The word 'polymorphic' and its action noun 'polymorphism' are Greek meaning; 'has many forms'.
It is a design style that I have evolved over many years while I have explored my various inspirations. Essentially it involves simplifying several forms that inspire me and creating one resulting form that is the resolution. Ironically in order to do this and make something look truly simple often requires a great deal of complexity.
My first piece of polymorphic jewellery was my 'Aurora' pendant. Which I designed for my mother's 60th birthday.
I wanted to create a ballet and rose inspired piece in reference to my mother's love of roses (and our surname) and ballet (she trained as a professional ballet dancer). Which led to the idea of capturing the essence of the 'Rose Adagio' from 'Sleeping Beauty' in jewellery.
The form of the pendant takes elements of a single stem rose and the lines from movements a ballerina creates at various points through the Rose Adagio. I used to do ballet myself so spent a lot of time studying the technicalities of each of the moments to capture the grace. There are many parallels with my design style and ballet, as in order for a ballet dancer to make the steps and movements look truly graceful, fluid and effortless requires a huge amount of technical ability, skill and strength. The same is true for my jewellery design style (minus the physical strength as mouse button clicking isn’t exactly strenuous!)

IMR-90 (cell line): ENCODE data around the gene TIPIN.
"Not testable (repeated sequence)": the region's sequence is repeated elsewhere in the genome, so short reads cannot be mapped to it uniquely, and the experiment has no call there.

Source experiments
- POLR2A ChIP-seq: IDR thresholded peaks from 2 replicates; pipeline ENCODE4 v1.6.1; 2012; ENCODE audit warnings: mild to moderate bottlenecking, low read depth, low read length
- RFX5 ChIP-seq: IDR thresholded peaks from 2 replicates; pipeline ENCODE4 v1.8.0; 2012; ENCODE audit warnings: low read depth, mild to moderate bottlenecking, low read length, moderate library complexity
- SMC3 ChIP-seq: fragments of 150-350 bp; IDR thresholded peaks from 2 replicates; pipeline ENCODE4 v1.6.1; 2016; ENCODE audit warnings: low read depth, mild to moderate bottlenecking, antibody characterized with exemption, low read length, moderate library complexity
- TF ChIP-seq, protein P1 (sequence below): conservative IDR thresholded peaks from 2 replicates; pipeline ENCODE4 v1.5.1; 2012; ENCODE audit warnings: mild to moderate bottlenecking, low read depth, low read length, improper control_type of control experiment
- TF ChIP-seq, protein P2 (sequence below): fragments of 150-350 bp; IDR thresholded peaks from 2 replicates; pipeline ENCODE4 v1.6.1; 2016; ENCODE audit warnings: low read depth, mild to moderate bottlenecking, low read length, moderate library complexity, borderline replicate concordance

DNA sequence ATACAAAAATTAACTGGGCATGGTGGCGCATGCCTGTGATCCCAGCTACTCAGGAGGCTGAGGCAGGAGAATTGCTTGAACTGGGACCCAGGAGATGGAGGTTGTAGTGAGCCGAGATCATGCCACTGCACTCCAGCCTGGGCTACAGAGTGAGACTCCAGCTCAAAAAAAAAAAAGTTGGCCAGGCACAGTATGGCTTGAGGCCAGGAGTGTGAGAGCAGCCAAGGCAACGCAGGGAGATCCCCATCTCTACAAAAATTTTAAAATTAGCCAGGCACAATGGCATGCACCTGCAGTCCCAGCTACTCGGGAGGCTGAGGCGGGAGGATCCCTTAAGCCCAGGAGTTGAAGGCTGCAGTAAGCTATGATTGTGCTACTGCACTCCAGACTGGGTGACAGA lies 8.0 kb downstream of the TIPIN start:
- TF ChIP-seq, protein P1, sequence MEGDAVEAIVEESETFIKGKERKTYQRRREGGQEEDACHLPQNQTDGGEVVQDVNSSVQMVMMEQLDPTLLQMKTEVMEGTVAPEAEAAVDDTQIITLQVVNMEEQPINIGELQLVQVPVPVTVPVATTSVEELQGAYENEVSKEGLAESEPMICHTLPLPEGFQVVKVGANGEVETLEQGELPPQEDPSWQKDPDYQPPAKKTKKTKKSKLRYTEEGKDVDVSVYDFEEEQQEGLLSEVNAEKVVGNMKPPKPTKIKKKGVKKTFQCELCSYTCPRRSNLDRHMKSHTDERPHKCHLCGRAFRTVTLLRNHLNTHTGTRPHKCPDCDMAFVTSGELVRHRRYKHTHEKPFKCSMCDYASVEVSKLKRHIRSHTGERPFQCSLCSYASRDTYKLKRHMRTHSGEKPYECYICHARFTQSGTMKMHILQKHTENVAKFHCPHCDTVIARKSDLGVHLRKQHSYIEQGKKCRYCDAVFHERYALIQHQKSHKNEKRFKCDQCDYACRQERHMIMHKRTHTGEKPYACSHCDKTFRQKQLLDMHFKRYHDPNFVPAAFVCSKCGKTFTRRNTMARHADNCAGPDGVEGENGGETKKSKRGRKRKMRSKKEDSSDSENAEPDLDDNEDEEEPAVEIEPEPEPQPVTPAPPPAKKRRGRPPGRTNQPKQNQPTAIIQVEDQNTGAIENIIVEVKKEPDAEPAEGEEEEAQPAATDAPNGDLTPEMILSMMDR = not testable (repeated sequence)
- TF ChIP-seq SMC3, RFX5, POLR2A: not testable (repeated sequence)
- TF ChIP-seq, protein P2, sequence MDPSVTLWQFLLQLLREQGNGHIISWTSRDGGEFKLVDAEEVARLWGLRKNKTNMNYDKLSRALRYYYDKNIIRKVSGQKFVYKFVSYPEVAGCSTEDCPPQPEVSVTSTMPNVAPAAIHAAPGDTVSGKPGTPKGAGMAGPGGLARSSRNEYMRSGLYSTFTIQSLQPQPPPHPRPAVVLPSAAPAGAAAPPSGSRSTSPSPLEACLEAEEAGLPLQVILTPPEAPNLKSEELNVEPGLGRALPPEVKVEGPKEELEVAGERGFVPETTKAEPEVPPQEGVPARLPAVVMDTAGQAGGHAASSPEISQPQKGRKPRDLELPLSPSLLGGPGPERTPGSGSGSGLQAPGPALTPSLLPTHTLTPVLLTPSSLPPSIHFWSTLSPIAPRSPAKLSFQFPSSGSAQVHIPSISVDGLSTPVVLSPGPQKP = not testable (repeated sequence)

Designing this piece really opened up a whole new way of looking at jewellery design for me. Every piece I have designed since has followed the 'Aurora' blueprint.
Currently I interpret 'polymorphism' in two different ways. The differences are subtle yet distinct.
The first is - multiple forms represented by a single form, for example, my Confetti (see top of the page) pieces. Which are a polymorph of a rose petal, a raindrop and a heart.
The second is - multiple influences that inform a single form as with my Camille (see above) and Kanji (see below) pieces.
Kanji is my most complex polymorph to date as it combines so many different elements in its design. Its primary form is an array of cherry blossom branches, but if the layers of the design are explored further you will find that I have taken elements of the Kanji (Japanese script) characters to create the layout of the branches. Going even further into the inspiration you will learn that the curves and profile of the branches have been influenced by the legendary sword of the Samurai warrior - the Katana. The final layer of the design incorporates the movement, discipline and flow of the Katana swords drills alongside that of the traditional ink and ink paintings of kanji characters.